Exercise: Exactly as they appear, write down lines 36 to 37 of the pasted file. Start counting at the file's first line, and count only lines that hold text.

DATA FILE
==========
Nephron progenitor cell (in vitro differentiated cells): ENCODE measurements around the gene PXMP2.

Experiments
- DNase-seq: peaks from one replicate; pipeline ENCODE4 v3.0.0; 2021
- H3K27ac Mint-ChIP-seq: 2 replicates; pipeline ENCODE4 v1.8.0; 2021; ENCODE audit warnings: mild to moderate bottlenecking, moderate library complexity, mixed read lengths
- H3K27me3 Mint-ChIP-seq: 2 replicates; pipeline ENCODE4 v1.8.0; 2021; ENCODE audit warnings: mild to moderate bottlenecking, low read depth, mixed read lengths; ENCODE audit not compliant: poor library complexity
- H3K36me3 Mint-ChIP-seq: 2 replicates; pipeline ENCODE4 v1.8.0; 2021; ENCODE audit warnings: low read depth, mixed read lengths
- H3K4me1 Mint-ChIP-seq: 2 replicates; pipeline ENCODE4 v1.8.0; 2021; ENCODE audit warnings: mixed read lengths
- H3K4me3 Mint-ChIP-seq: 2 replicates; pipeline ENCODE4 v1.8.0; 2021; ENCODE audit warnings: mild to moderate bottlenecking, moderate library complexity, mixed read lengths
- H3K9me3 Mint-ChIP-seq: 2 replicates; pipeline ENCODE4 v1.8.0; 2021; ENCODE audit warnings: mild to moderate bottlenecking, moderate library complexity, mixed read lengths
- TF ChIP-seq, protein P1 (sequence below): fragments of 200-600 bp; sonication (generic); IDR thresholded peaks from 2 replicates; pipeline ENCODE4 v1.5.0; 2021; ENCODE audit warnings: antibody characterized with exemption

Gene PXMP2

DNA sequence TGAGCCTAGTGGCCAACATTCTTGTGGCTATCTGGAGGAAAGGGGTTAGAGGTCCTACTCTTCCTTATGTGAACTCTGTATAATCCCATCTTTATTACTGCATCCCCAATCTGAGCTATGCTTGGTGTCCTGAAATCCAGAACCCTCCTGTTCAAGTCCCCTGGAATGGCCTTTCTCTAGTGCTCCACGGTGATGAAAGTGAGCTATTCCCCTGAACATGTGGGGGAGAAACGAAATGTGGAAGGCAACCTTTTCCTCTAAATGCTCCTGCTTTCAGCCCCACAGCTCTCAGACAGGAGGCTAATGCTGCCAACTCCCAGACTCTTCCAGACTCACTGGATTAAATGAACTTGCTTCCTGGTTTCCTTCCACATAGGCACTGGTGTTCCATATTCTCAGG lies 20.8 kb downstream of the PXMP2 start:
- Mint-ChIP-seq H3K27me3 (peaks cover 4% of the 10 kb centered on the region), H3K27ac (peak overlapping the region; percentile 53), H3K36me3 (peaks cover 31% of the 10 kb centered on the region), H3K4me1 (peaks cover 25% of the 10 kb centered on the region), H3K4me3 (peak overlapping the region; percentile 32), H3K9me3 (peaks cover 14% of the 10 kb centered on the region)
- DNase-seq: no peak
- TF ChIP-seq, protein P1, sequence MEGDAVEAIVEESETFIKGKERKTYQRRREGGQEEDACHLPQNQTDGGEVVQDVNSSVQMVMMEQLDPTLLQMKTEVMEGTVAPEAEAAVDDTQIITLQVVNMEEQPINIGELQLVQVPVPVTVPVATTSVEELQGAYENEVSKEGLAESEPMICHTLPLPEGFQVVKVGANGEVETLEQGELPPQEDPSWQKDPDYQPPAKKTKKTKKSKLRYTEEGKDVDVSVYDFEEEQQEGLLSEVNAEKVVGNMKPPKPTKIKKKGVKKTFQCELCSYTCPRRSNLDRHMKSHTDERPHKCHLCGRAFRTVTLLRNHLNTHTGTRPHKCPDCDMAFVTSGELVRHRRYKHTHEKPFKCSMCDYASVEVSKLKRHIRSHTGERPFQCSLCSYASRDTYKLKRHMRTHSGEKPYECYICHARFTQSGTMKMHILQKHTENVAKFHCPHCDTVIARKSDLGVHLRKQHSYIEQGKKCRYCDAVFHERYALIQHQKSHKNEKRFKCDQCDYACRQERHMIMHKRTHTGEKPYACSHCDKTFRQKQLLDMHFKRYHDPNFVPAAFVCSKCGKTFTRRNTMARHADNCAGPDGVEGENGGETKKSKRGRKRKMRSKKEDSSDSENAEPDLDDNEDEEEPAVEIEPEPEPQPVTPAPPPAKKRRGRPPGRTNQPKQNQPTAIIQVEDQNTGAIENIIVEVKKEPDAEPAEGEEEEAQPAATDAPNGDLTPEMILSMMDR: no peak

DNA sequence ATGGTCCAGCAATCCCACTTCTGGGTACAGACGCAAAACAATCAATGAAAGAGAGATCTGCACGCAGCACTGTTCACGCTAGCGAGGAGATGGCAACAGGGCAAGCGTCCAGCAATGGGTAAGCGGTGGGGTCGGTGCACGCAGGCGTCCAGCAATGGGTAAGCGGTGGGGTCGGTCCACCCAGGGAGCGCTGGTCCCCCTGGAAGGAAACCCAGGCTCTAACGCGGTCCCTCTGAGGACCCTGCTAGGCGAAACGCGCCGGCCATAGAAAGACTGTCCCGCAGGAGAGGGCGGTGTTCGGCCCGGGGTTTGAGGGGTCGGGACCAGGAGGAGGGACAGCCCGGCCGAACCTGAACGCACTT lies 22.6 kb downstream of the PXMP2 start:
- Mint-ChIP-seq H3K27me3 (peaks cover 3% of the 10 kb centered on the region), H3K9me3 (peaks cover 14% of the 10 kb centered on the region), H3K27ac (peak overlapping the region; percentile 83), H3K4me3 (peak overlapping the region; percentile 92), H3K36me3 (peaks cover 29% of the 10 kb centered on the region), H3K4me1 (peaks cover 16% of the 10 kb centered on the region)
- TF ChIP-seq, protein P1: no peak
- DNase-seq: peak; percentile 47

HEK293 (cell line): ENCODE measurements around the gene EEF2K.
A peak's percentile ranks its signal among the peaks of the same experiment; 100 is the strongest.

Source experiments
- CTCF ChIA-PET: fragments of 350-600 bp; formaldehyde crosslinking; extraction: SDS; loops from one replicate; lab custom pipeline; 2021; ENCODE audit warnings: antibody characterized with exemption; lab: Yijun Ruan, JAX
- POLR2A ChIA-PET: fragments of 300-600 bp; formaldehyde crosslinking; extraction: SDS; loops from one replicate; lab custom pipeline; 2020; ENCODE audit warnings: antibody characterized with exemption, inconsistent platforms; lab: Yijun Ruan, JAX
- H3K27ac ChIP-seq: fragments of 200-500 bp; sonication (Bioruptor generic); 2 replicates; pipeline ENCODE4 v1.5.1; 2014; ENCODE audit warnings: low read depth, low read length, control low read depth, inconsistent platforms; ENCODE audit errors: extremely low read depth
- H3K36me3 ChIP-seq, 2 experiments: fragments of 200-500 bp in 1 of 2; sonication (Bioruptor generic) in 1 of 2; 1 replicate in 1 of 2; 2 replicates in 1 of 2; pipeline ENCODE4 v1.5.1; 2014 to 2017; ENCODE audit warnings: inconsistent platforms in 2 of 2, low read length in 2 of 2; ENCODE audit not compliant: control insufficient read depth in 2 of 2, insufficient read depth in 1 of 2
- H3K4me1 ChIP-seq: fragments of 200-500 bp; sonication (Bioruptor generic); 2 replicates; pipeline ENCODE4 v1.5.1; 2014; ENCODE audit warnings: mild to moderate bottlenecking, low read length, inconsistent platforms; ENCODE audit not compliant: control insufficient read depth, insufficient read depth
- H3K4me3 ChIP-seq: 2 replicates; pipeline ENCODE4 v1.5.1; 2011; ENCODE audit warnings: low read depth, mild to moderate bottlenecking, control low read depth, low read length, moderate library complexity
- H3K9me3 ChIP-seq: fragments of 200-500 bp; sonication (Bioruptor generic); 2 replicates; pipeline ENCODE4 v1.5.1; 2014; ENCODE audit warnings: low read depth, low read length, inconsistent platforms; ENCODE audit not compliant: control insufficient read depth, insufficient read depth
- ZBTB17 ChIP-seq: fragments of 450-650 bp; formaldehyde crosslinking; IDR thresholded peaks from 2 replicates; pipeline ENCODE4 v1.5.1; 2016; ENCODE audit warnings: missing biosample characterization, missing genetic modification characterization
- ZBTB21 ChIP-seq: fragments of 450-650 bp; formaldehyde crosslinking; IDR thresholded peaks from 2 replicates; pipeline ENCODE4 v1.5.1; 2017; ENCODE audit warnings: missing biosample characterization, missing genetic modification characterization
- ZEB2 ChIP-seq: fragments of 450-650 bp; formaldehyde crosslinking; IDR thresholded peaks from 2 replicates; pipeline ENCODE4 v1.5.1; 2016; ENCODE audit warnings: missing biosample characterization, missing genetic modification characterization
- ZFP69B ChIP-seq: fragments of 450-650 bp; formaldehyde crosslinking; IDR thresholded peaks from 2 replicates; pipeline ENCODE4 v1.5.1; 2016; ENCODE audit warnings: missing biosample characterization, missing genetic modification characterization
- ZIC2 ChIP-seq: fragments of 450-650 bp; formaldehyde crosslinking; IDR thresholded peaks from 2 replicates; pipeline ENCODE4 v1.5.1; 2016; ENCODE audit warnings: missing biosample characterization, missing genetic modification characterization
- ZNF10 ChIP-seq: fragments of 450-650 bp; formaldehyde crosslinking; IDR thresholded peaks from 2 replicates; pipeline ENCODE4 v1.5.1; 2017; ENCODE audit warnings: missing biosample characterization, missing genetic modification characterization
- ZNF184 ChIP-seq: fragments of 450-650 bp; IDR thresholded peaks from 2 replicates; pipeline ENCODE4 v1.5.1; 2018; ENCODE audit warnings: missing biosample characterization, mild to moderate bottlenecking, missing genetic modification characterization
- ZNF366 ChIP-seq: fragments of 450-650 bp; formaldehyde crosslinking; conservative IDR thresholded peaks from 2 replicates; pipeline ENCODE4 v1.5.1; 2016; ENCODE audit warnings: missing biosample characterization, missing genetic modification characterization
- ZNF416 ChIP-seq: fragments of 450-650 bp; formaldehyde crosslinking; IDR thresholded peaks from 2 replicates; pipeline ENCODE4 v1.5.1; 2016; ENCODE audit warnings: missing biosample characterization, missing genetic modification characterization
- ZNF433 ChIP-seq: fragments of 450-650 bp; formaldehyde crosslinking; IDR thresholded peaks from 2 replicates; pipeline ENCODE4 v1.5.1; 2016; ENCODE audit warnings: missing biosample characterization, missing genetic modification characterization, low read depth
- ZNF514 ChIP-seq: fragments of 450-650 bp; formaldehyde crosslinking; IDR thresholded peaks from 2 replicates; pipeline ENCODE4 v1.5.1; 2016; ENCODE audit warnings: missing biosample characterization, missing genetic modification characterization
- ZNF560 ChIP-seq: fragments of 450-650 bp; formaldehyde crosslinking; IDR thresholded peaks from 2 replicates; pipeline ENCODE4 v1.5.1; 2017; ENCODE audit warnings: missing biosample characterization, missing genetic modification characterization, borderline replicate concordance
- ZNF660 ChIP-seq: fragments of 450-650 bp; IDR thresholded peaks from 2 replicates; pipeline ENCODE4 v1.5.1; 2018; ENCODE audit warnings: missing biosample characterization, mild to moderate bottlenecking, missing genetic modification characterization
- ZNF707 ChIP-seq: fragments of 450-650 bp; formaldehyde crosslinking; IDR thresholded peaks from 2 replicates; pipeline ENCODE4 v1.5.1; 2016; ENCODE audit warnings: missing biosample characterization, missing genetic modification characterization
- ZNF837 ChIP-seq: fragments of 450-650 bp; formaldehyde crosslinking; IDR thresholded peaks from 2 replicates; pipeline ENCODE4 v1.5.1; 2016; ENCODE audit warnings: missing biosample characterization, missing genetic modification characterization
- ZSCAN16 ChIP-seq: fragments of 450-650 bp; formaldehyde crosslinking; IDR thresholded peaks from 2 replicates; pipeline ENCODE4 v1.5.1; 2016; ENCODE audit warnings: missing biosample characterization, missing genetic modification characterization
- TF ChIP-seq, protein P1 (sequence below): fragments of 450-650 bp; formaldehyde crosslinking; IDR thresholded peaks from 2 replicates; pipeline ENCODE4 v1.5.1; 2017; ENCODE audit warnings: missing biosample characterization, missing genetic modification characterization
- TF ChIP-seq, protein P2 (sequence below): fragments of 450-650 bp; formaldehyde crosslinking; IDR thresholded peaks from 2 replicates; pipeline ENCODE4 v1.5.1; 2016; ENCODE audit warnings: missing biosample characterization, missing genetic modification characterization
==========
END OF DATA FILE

- ZNF184 ChIP-seq: fragments of 450-650 bp; IDR thresholded peaks from 2 replicates; pipeline ENCODE4 v1.5.1; 2018; ENCODE audit warnings: missing biosample characterization, mild to moderate bottlenecking, missing genetic modification characterization
- ZNF366 ChIP-seq: fragments of 450-650 bp; formaldehyde crosslinking; conservative IDR thresholded peaks from 2 replicates; pipeline ENCODE4 v1.5.1; 2016; ENCODE audit warnings: missing biosample characterization, missing genetic modification characterization